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Grabovski starting to settle in // Toronto Sun
Mikhail Grabovski doesn't speak much English. Doesn't matter.
So far, the Maple Leafs' 24-year-old centre has pretty much let his game do the talking.
He is 5-foot-11 with big dreams. Last year he couldn't break into the lineup of the Montreal Canadiens, who already have their quota of smallish centres who are quick with the puck. And while Grabovski may have trouble understanding English, he could read the writing on the wall in Montreal.
He even left the team to confer with his agent about his lack of playing time. A definite no-no in NHL culture, the move didn't endear him to management or teammates. It hastened his exit and this off-season, with just three goals in 24 NHL games he was gone -- traded to the Maple Leafs.
"I am happy. I like it much here," he said yesterday. And, what's not to like. So far this has been a mutual admiration society between team and player. Grabovski led the team in pre-season scoring on the No. 1 line with Nik Antropov and Alexei Ponikarovsky. Yesterday, he worked between Jiri Tlusty and Niklas Hagman. No matter.
As long as he's getting a chance to prove himself an NHL front-liner, he's not picky about the company. He believes he was born to be on skates -- always has, since the first day his father, Yuri, took him to the rink half a world away in Belarus.
"My father. One day we go to the stadium. I skate first time. I was very good. My father say, OK, go. I didn't fall down. I liked it a lot," says Grabovski, in halting sentences. The grammar, like his game so far this spring, cannot be faulted for effort and the words come with a wide grin at the memories they stir up.
From that moment there was no doubt: "It was always about hockey, sometimes soccer, but more hockey."
His favourite player was Peter Forsberg.
"He was smart player. A centre, like me. He had a good head for the game," says Grabovski, sounding like countless road-hockey wannabes from Scarborough to Peggy's Cove. He cheered for the Colorado Avalanche.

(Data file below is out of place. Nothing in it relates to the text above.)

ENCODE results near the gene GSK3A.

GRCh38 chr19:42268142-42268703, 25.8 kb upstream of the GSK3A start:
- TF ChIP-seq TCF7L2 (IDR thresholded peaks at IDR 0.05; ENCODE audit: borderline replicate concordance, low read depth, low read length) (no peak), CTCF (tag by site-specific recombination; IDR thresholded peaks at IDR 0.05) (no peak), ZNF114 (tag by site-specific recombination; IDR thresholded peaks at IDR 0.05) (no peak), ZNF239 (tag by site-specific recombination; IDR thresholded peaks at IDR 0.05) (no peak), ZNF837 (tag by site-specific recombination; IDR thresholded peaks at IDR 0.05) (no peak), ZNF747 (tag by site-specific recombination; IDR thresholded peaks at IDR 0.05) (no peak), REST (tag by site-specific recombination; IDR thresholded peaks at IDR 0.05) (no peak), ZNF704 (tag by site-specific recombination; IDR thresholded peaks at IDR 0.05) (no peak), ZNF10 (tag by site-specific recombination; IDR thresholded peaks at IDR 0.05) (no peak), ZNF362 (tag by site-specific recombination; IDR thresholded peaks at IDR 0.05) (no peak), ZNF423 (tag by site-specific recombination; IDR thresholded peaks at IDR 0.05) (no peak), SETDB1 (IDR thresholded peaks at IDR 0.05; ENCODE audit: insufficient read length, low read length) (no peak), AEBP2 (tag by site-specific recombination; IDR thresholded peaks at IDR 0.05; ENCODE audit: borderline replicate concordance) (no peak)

"My family liked sports. My dad played all sports but not professionally. He works in a factory as an engineer. He was my first coach. He has helped me all the time ... and soon he will be coming (to Toronto)."
He scored 10 goals in 48 games with Moscow Dynamo in 2005-2006 but what really got him noticed was his outstanding play with Belarus in the world championship. It earned him his ticket to North America, and both the most thrilling and scariest experience of his life.
"I go to Montreal. I remember first day I couldn't sleep. I think about my new future. I stay alone. No friends, nothing. Lonely," he says.
It is an experience with which many Europeans can identify.
"I went to Moose Jaw and didn't say anything for three months, all I did was nod a lot," says Pavel Kubina, laughing now.
"Having (Antropov and Ponikarovsky) here gives him someone to go to," says Kubina, who spoke only his native Czechoslovakian when he arrived 12 years ago. "I was playing for a few hundred bucks a month (in junior). You can't afford plane tickets to bring family, your parents. The language is different, the style of life is different. You get lonely."
Suddenly the camaraderie, so much part of the sport culture, is gone. A player can find himself alone in the crowd.
"You go home, you can't even make a phone call," says Kubina. "Sometimes you don't know what the coach wants or what your teammates are saying."
So, what's more difficult. Learning to talk Canadian, or learning to play Canadian? Grabovski laughs. He seems to laugh a lot.
"Hockey is first the hardest. It is different. Small rink. Second problem is English. Hard.
"I understand but sometimes I can't speak because my English is not so good yet. Sometime I don't know what other players or coach (he stops, searching for a word) think (another pause and a shrug) me do. I ask Antropov and Ponikarovsky sometime and they help me," he says.
The language, like his game, is a work in progress. But, unlike in Montreal, at least there will be an opportunity for both to flourish.